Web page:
About Us

Demography + Urbanisation

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Our workshops in China and Hong Kong are always fascinating. China’s population is set to rise to upwards of .5 billion by 2050, from .3 billion now. By then 85% of the planet’s population will live in what are now developing countries. Hong Kong has been at the vanguard of economic growth but now other parts of China are rapidly catching up. Hong Kong’s water and air are poisonously polluted, the harbour has been treated as an open sewer, and smoke disgorging factories, non stop ceaseless building and nose to tail vehicles make the air dangerous to breath. Developed nations have externalised their pollution to Asia, and China has become the world’s factory. China has pollution and population issues to deal with, which are unparalleled in the history of the world. The global economic system is not sustainable, but will politicians and business leaders have the courage for dramatic transformation?

Nearly all the population growth of about .3% a year is occurring in the poorest developing countries, with demographic trends in rich nations trending downwards. Reproductive rates on average in OECD countries are below the break even average of 2.1 children per woman. The population in OECD countries is getting older while that in developing countries is getting younger. This will lead to fewer people in the active working population in the developed world and more people dependent on those that are working to contribute to unfunded national pension schemes. Demand for skilled labour will exceed supply as more people from the baby boom generation move towards retirement, and there will be increased pressure for skilled immigration, and for outsourcing of jobs to the developing world. Unskilled labour will also move into developed nations to take the jobs that the indigenous population do not want. As has happened the world over, some of these people will be better skilled, from a more advanced education, or be more motivated than the indigenous population and will displace lower end local workers, resulting in the potential for racial tension, discrimination, intolerance and conflict.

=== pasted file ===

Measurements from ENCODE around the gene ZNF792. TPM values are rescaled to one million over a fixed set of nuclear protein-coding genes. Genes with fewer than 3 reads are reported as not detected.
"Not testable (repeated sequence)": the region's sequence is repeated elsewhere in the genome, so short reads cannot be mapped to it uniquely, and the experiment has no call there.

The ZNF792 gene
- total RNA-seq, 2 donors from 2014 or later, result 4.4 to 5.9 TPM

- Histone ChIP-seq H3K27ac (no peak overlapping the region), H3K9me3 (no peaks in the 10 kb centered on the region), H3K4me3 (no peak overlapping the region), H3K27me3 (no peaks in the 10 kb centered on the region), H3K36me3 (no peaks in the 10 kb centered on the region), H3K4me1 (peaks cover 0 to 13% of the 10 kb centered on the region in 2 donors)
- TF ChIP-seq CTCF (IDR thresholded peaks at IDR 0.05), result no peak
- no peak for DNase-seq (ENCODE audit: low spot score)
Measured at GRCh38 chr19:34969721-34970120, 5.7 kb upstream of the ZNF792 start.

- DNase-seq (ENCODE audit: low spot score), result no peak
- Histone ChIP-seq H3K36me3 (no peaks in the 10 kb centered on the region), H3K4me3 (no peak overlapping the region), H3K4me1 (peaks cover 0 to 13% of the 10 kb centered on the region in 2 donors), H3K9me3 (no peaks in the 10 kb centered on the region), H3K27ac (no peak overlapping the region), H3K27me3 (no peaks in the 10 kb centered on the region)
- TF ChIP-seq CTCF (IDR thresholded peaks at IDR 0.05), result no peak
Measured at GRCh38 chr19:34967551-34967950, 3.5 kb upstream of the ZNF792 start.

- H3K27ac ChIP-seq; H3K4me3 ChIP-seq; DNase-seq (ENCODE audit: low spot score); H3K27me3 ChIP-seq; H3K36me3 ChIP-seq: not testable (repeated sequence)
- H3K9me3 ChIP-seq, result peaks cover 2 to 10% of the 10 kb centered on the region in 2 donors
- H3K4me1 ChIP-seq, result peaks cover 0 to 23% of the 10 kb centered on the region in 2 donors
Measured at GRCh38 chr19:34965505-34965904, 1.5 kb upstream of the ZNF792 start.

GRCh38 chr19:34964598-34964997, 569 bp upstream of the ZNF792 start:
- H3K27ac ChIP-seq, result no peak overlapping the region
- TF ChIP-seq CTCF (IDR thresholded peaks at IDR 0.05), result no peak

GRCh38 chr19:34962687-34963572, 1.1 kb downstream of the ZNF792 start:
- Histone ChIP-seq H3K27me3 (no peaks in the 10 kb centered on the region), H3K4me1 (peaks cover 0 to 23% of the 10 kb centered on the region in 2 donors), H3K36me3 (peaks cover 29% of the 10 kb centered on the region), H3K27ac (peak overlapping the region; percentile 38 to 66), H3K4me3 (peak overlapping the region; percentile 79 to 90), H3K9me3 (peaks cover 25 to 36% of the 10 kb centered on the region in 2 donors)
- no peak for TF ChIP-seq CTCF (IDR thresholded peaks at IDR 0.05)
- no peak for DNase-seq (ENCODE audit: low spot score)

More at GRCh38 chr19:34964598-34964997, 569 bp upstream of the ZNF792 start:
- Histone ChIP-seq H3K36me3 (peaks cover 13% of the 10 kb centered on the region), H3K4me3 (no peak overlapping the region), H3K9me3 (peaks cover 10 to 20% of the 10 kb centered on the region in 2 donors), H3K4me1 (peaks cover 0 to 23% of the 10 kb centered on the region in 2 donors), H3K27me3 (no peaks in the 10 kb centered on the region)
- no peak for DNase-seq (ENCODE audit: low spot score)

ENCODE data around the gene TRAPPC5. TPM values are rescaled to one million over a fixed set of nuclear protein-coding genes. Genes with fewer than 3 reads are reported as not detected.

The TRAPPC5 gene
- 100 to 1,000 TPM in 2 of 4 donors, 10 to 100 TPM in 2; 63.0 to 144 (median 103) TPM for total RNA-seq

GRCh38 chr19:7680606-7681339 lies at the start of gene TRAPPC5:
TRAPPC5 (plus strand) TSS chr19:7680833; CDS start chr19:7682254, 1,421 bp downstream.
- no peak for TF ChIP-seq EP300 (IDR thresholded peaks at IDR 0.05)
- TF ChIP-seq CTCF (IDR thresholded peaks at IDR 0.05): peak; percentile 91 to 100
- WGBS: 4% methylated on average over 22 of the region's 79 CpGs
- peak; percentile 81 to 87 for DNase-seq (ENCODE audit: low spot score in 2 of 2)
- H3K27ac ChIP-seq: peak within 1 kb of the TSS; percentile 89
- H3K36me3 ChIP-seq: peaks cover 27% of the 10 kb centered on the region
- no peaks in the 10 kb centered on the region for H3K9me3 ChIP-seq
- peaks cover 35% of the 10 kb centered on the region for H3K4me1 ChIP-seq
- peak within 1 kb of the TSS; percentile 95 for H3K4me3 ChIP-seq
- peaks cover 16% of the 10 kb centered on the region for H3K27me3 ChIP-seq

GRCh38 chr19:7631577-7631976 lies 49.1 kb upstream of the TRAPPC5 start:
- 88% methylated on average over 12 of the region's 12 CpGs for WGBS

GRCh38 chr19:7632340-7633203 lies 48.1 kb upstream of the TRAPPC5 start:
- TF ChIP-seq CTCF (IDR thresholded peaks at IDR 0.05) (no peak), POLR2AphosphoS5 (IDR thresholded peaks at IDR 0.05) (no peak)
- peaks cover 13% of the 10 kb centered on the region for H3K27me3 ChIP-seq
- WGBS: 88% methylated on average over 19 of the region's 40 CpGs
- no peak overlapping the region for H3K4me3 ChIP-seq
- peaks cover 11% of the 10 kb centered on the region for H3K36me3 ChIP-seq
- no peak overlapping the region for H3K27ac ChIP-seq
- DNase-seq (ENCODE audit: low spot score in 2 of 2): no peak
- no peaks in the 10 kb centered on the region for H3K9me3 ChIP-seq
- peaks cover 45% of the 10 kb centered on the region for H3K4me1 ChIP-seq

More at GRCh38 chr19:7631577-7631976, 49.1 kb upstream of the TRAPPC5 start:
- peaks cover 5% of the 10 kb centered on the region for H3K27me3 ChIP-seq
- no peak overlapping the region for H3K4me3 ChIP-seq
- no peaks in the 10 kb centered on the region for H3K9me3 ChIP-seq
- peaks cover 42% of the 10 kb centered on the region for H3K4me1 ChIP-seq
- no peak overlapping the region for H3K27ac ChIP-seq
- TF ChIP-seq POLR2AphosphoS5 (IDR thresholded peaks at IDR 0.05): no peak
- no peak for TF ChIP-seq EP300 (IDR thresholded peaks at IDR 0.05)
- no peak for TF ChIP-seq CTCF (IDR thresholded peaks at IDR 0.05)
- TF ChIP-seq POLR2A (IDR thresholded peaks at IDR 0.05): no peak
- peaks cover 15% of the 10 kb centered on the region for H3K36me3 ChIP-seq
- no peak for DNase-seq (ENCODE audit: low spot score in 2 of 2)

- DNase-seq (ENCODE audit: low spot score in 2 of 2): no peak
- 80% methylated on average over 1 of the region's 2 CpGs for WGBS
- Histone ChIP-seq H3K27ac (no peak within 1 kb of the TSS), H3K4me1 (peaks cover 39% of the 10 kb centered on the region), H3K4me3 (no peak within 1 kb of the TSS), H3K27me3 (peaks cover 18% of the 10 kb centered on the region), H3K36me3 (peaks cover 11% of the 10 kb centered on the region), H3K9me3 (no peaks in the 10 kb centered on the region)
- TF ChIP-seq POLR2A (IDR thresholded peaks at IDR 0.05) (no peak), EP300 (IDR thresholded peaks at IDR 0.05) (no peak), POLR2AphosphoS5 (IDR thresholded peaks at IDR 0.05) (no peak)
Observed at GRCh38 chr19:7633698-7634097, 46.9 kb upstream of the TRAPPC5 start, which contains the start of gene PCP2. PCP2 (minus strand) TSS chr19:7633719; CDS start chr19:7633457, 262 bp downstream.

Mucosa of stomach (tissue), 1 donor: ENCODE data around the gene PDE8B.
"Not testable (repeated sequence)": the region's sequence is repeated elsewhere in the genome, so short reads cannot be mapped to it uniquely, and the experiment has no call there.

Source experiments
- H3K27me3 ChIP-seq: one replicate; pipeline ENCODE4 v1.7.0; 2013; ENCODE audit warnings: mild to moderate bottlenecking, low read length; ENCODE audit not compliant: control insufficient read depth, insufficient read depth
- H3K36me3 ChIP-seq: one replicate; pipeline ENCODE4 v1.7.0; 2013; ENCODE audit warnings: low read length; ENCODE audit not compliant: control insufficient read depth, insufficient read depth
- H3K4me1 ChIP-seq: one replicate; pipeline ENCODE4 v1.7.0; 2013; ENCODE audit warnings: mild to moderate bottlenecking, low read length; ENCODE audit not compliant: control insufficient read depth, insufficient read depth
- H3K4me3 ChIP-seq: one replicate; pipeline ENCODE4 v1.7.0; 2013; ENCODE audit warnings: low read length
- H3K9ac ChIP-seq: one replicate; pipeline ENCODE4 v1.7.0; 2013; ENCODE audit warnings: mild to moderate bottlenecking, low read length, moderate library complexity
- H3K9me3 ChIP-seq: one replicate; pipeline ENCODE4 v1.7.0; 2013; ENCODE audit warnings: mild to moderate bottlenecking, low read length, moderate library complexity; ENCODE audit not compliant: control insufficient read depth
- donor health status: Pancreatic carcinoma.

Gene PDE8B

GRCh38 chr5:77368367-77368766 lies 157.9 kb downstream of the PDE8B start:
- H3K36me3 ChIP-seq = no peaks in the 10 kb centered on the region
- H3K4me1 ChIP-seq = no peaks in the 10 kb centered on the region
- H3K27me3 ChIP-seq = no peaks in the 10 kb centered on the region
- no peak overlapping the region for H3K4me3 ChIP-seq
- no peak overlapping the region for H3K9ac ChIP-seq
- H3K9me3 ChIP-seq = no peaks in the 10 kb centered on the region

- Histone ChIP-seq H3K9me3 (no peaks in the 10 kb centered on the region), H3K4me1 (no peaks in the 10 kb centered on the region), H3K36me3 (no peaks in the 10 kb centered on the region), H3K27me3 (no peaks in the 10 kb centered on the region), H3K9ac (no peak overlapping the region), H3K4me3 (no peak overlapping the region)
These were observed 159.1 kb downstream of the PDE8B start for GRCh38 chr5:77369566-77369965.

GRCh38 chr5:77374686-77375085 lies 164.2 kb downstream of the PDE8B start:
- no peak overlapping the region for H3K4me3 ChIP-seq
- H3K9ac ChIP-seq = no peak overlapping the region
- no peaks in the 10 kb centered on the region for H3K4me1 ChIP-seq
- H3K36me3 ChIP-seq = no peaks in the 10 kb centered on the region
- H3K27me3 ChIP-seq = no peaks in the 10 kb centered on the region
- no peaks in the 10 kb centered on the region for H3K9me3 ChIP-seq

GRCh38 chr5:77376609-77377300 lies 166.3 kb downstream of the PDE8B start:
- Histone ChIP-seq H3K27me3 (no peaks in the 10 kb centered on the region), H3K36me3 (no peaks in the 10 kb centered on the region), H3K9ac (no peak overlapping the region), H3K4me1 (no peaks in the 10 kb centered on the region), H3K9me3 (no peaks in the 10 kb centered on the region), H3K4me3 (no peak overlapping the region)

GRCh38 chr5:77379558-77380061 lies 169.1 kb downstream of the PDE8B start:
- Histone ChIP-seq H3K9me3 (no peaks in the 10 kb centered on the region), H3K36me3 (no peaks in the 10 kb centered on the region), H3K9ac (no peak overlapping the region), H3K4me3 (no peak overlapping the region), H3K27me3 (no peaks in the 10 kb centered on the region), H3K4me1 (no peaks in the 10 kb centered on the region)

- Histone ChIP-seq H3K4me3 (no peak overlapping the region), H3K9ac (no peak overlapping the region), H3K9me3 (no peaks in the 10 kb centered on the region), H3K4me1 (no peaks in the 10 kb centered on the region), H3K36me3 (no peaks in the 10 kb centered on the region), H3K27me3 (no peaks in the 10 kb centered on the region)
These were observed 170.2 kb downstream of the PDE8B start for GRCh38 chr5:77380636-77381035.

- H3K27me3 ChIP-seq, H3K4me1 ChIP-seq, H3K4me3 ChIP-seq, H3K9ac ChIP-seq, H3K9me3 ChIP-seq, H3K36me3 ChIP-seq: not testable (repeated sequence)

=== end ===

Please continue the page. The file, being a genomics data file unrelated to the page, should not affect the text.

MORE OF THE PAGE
Emigration of skilled labour from poorer nations will compound their problems. The people of poor nations already have extreme difficulty in meeting basic needs. The expanding population will place even more pressure on already depleted economic and agricultural systems, leading to the potential breakdown in civil society.

The global trend towards urbanisation goes hand in hand with these demographic shifts. In 1950 shortly after Mike was born only 2 cities in the world [London and New York] constituted what are now know as megalopolises – cities with more than 8 million people. By 2006 this number had grown to 22. By 2015 according to UN predictions that number will jump 50% to 33, 27 of which will be in what are currently least developed nations. Only one megalopolis from the rich nations – Tokyo - will make it in the top ten. And by 2030 only 10% of the global population will live in developed countries and more than half will be over 65.

Demographic trends are known and this is one of few aspects of forecasting that are predictable with reasonable accuracy. The implications for business are profound. Ensure your business models embrace bottom of the pyramid, diversity and multiculturalism for the developing world, and/ or develop products and services that are relevant to the burgeoning senior population.